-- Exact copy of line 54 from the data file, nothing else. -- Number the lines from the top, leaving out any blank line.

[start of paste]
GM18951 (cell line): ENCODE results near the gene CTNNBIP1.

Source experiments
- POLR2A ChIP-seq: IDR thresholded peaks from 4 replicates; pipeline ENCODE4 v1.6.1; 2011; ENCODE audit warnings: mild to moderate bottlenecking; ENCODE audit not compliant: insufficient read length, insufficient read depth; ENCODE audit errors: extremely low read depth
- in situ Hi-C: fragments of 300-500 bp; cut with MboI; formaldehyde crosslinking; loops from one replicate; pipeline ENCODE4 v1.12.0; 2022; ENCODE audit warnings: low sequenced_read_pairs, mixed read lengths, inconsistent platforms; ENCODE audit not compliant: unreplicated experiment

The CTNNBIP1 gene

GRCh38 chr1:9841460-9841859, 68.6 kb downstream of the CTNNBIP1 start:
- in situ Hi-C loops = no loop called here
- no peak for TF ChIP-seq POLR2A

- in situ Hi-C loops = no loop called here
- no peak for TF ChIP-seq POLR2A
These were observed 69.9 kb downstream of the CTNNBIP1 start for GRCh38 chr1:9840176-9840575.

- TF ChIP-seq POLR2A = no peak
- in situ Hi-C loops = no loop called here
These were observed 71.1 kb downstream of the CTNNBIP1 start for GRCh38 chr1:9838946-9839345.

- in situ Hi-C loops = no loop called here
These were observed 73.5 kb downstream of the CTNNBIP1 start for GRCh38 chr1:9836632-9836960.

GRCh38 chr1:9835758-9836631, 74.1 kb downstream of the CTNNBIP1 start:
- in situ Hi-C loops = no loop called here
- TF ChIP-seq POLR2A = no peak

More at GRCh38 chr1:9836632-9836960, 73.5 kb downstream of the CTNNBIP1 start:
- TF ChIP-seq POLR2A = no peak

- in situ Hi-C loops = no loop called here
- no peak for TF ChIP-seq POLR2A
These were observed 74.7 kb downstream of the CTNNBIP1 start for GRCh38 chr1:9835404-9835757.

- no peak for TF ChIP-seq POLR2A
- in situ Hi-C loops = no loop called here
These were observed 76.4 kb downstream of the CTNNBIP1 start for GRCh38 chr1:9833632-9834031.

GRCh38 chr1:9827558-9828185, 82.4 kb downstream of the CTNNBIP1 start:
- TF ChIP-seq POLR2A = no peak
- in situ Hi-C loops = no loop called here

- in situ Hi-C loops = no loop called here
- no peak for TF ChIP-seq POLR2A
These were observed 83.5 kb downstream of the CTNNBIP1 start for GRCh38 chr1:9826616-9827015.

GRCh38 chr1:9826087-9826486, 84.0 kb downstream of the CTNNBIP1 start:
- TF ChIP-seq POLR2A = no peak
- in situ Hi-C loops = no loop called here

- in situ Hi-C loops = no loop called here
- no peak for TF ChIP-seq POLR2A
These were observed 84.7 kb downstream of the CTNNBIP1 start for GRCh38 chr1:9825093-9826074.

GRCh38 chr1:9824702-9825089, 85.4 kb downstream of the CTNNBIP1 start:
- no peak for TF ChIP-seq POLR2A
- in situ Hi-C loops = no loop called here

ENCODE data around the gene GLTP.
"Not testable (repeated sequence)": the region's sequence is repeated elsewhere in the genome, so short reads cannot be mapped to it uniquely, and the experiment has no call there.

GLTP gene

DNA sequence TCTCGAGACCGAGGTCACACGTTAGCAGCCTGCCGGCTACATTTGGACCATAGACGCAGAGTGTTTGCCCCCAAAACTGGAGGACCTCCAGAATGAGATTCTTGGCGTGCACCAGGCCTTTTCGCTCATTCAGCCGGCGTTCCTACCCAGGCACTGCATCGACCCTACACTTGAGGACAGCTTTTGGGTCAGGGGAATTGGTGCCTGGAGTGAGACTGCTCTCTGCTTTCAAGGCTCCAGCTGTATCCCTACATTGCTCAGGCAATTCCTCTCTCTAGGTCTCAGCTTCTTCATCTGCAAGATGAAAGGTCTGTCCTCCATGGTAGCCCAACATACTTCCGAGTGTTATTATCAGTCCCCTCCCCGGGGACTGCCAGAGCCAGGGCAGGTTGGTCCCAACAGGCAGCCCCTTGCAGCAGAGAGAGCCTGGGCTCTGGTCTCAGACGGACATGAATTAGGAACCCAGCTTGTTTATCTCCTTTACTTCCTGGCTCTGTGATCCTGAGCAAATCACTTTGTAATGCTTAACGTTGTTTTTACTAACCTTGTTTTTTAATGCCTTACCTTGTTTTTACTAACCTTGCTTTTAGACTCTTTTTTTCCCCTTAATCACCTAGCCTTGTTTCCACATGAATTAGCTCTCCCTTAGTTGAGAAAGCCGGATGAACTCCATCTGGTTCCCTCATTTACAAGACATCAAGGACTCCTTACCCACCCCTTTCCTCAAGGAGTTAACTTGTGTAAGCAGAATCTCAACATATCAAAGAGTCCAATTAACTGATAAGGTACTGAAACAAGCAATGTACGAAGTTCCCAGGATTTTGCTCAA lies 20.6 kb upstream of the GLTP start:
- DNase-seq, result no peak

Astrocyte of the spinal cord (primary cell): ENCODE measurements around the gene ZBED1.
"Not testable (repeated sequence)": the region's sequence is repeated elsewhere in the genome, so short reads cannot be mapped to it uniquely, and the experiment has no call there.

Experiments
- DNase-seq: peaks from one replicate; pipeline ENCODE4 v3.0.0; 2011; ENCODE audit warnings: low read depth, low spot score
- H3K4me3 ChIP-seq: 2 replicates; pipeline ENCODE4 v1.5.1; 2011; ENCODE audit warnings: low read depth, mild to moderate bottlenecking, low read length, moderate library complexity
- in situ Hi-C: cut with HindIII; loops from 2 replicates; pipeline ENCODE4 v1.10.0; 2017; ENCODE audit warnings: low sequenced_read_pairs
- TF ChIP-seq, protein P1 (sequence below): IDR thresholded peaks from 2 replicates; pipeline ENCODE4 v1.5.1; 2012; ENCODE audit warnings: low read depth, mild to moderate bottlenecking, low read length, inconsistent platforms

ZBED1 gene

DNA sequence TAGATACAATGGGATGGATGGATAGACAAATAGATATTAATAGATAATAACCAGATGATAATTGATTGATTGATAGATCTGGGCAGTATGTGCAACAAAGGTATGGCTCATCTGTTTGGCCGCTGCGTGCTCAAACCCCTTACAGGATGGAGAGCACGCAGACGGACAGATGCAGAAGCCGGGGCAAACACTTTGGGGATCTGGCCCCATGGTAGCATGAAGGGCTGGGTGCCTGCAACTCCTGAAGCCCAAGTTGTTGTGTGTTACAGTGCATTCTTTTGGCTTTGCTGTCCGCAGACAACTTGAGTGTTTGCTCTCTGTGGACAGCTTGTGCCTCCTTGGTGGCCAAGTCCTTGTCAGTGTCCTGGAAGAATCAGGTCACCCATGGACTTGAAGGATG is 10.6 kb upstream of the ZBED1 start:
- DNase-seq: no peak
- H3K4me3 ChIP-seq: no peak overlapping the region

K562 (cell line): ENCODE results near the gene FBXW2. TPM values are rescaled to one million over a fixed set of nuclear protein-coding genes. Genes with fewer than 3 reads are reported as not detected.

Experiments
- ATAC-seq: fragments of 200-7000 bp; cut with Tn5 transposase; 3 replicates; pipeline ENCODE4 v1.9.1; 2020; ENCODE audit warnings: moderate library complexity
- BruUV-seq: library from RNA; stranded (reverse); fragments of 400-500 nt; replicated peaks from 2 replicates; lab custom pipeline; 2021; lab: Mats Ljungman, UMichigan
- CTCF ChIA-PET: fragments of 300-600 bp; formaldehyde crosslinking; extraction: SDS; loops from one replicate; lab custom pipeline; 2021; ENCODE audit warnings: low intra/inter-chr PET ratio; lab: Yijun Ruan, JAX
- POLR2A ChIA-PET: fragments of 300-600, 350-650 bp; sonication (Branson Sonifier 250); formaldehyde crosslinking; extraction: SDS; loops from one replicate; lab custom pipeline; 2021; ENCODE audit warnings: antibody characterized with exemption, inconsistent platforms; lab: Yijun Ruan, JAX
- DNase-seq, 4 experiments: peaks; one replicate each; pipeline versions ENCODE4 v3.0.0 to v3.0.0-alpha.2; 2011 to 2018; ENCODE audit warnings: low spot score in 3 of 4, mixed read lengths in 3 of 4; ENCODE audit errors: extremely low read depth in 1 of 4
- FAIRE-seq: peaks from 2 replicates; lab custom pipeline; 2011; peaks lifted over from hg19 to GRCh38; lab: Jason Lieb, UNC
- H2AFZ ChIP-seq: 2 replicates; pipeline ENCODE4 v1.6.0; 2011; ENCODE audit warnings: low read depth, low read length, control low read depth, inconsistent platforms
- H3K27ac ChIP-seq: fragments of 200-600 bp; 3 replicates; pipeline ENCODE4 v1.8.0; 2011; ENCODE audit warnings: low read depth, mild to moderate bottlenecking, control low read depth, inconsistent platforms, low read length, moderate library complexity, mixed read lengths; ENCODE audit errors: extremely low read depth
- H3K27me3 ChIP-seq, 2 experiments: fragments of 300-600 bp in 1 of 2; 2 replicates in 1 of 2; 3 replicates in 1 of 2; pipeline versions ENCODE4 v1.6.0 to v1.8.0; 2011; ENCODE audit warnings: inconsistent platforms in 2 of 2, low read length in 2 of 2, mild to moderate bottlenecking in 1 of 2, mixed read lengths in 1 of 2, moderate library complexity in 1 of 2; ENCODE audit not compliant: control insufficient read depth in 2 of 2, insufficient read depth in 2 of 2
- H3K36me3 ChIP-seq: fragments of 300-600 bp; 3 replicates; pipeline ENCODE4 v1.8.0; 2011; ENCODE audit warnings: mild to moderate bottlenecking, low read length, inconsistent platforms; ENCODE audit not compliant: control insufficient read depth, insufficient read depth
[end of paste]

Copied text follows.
- TF ChIP-seq, protein P1 (sequence below): IDR thresholded peaks from 2 replicates; pipeline ENCODE4 v1.5.1; 2012; ENCODE audit warnings: low read depth, mild to moderate bottlenecking, low read length, inconsistent platforms